Boris Johnson is facing mounting pressure to get a grip on the drip feed of revelations about No 10 rule-breaking as he fights to stay in office.
A sixth Conservative MP on Saturday came forward to call for the Prime Minister to quit over the way he has handled the so-called partygate revelations.
Former children’s minister Tim Loughton, in a post on Facebook, said Mr Johnson’s position had become “untenable” and that his “resignation is the only way to bring this whole unfortunate episode to an end”.
Earlier in the day, senior Tory Tobias Ellwood said the Prime Minister must “lead or step aside”, telling the BBC: “We need leadership.”
The comments by the chairman of the Commons Defence Committee came as further claims emerged of regular “wine time Friday” gatherings in Downing Street while coronavirus rules were in place.
The Mirror said the weekly events are a long-standing No 10 tradition, including under previous administrations, and they continued after Covid restrictions were introduced prohibiting indoor mixing between households.
The newspaper said staff bought a £142 fridge to keep their bottles of alcohol chilled, and the Prime Minister was aware of the socialising.
A No 10 spokeswoman said: “There is an ongoing investigation to establish the facts around the nature of gatherings, including attendance, setting and the purpose with reference to adherence to the guidance at the time.
“The findings will be made public in due course.”
Ministers have called on disgruntled Tory MPs to wait until senior civil servant Sue Gray has published her investigation into claims about lockdown-busting parties in Government.
But backbencher Andrew Bridgen said he did “not need to see what Sue Gray says to know that, for me, Boris Johnson has lost the moral authority to lead the country”.
The North West Leicestershire MP confirmed he submitted a letter of no confidence in Mr Johnson’s leadership “some time ago”.
Only a handful of Tories have publicly declared they have submitted letters to the 1922 Committee of backbench MPs, but the Telegraph said sources estimated about 20 might have been handed in – although that is well short of the 54 needed to trigger a leadership vote.
Mr Bridgen, asked by BBC Breakfast about reports of “wine time Friday” sessions in Downing Street during lockdown, said: “It doesn’t matter, quite honestly, if the Prime Minister was present or not present.
“Ultimately, he is responsible for what goes on in Government, he is responsible for the culture in No 10, and what we’re seeing is a culture where it is one rule for them and the rest of us do as we’re told, and that’s just not acceptable.
“I’m not sure that any apology is going to put that right.”
Labour leader Sir Keir Starmer repeated Mr Bridgen’s assertion that the Prime Minister had lost his moral authority, and called for the Tory party to topple him.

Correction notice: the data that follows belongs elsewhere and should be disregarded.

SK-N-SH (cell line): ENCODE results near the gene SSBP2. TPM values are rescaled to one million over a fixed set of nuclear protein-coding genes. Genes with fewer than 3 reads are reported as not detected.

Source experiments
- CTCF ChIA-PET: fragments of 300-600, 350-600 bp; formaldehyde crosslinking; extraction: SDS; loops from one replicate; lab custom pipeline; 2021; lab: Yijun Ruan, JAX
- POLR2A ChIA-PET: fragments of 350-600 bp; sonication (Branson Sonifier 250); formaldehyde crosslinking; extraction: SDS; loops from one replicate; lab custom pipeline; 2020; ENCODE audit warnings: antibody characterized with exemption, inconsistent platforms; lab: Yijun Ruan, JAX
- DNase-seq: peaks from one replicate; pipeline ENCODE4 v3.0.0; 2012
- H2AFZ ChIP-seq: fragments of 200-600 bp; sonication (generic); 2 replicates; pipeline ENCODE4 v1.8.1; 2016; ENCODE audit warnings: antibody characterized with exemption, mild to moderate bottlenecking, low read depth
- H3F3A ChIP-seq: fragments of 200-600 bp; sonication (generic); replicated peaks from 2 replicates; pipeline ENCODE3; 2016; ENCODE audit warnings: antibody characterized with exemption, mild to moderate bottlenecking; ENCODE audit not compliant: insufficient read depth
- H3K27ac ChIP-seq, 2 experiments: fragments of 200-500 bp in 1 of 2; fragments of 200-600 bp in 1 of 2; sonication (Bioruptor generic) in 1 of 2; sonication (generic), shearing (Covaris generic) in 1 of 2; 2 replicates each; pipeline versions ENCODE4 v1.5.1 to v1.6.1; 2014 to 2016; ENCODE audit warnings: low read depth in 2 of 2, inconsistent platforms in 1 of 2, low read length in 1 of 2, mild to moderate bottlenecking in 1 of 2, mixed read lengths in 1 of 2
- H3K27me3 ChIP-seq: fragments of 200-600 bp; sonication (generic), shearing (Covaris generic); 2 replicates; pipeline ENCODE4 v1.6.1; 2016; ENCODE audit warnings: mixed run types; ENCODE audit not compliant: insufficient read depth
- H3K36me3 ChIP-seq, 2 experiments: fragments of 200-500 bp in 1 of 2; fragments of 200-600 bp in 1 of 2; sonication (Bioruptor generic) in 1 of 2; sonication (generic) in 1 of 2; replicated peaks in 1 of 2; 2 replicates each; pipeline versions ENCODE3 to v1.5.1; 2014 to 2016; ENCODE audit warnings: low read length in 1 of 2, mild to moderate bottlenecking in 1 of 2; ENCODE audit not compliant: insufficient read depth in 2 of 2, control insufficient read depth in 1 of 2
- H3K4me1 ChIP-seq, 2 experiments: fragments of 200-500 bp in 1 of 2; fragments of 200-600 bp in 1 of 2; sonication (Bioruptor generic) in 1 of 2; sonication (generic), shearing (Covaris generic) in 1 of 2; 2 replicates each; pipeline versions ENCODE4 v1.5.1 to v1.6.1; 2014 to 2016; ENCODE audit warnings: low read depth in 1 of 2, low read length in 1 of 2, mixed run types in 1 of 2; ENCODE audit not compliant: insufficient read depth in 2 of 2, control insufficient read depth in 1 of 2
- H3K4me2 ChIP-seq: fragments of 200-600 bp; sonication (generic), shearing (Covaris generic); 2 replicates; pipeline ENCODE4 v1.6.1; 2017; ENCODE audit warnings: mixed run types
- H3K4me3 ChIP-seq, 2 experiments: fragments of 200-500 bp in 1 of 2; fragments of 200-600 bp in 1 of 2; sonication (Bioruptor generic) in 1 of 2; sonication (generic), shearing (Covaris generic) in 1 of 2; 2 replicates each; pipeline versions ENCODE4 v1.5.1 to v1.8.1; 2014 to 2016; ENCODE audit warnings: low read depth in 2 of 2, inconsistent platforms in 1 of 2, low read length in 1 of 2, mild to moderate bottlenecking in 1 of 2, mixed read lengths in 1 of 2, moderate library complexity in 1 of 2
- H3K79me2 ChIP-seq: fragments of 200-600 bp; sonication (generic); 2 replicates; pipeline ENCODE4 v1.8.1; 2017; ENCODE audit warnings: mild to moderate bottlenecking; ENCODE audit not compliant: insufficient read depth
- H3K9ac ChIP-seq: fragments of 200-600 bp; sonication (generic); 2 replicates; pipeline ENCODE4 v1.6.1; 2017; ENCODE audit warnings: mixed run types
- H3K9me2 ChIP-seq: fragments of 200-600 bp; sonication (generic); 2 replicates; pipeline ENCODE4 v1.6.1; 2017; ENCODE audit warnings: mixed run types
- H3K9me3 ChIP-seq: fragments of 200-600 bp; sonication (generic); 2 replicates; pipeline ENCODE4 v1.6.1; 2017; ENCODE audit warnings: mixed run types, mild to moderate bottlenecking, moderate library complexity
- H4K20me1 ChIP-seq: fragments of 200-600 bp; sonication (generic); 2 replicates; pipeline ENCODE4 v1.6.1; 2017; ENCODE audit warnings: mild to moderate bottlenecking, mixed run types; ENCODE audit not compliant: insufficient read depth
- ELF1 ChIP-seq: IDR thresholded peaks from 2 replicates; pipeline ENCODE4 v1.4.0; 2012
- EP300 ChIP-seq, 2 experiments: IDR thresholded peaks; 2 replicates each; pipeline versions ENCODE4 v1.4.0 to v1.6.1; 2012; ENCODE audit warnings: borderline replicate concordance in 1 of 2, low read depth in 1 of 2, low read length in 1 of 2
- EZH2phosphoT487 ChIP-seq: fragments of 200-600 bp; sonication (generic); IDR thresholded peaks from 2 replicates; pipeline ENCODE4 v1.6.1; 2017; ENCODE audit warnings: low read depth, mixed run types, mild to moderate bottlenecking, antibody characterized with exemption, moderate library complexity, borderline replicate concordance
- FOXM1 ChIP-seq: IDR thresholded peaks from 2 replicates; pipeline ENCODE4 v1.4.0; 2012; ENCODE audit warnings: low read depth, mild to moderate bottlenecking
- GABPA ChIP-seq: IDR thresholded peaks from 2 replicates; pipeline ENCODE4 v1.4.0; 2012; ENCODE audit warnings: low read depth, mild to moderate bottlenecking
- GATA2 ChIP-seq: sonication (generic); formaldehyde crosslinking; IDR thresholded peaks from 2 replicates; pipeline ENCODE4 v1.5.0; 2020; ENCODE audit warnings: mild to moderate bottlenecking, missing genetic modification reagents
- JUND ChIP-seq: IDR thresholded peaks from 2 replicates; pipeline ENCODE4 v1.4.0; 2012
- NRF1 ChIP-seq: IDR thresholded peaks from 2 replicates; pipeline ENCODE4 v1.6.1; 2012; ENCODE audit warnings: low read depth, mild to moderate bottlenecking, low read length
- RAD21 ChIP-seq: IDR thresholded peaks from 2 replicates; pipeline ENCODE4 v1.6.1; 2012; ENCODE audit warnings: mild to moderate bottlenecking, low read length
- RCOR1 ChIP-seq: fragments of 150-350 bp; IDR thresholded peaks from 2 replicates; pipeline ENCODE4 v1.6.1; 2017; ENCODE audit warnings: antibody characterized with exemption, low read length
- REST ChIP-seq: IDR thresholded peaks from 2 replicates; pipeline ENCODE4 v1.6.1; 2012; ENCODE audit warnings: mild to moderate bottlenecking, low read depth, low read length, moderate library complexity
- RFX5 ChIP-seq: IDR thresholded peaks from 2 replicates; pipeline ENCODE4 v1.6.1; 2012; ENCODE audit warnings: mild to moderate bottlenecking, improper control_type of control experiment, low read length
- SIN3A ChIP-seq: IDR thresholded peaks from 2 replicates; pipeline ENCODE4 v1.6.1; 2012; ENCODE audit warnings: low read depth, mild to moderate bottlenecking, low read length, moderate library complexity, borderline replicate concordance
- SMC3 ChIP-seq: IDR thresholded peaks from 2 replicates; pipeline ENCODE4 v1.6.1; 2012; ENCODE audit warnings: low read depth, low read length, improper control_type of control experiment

He told the Fabian Society conference in London: “The moral authority matters, of course, in relation to Covid, but we’ve got other massive challenges facing this country.
“We’ve got a Prime Minister who is absent – he is literally in hiding at the moment and unable to lead, so that’s why I’ve concluded that he has got to go.
“And of course there is a party vantage in him going, but actually it is now in the national interest that he goes, so it is very important now that the Tory party does what it needs to do and gets rid of him.”
Mr Johnson faced further embarrassment this week after Downing Street was forced to apologise to Buckingham Palace on Friday after it emerged two staff parties were reportedly held on the eve of the Duke of Edinburgh’s funeral.
Witnesses said alcohol was drunk and guests danced to music as two after-work events merged on April 16 2021, with a person sent to a local shop with a suitcase to buy wine, according to the Telegraph, which first reported the allegations.
Former minister Andrew Percy said he was “irritated” that staff could not see that such alleged behaviour was “not acceptable”.
The Tory MP for Brigg and Goole told Sky News: “Getting drunk in the basement – I know the Prime Minister wasn’t there – at No 10 the night before the Duke of Edinburgh’s funeral, clearly you should have known that is not acceptable behaviour.
“So I’m frustrated, I’m irritated, as I think a lot of my constituents are as well.”
Ms Gray is said to have been “completely blindsided” by the latest leaving do revelations, the Times reported.
The newspaper said the Cabinet Office official is concerned that Downing Street staff are withholding information about parties from her as she looks to establish the facts.
It comes as the SNP called for Ms Gray to be stood down from the inquiry, calling instead for a judge-led probe to ensure the investigation is independent.
The party’s response follows briefings that her report, which is seeking to record the facts behind the allegations, could censure Mr Johnson for a lack of judgment but cannot rule on whether he breached the Ministerial Code as that is outside her remit.
SNP MP Brendan O’Hara said: “Any suggestion that the findings from this internal inquiry led by Sue Gray could be independent has been smashed – it has already been used to brief journalists in advance that Boris Johnson will only be given a slap on the wrists.
“This report risks being a Whitehall whitewash – another scandal brushed under the Number 10 carpet.
“The SNP has been clear that only a judge-led inquiry, which is independent of government, is fit to properly investigate the countless rule-breaking drinking parties.”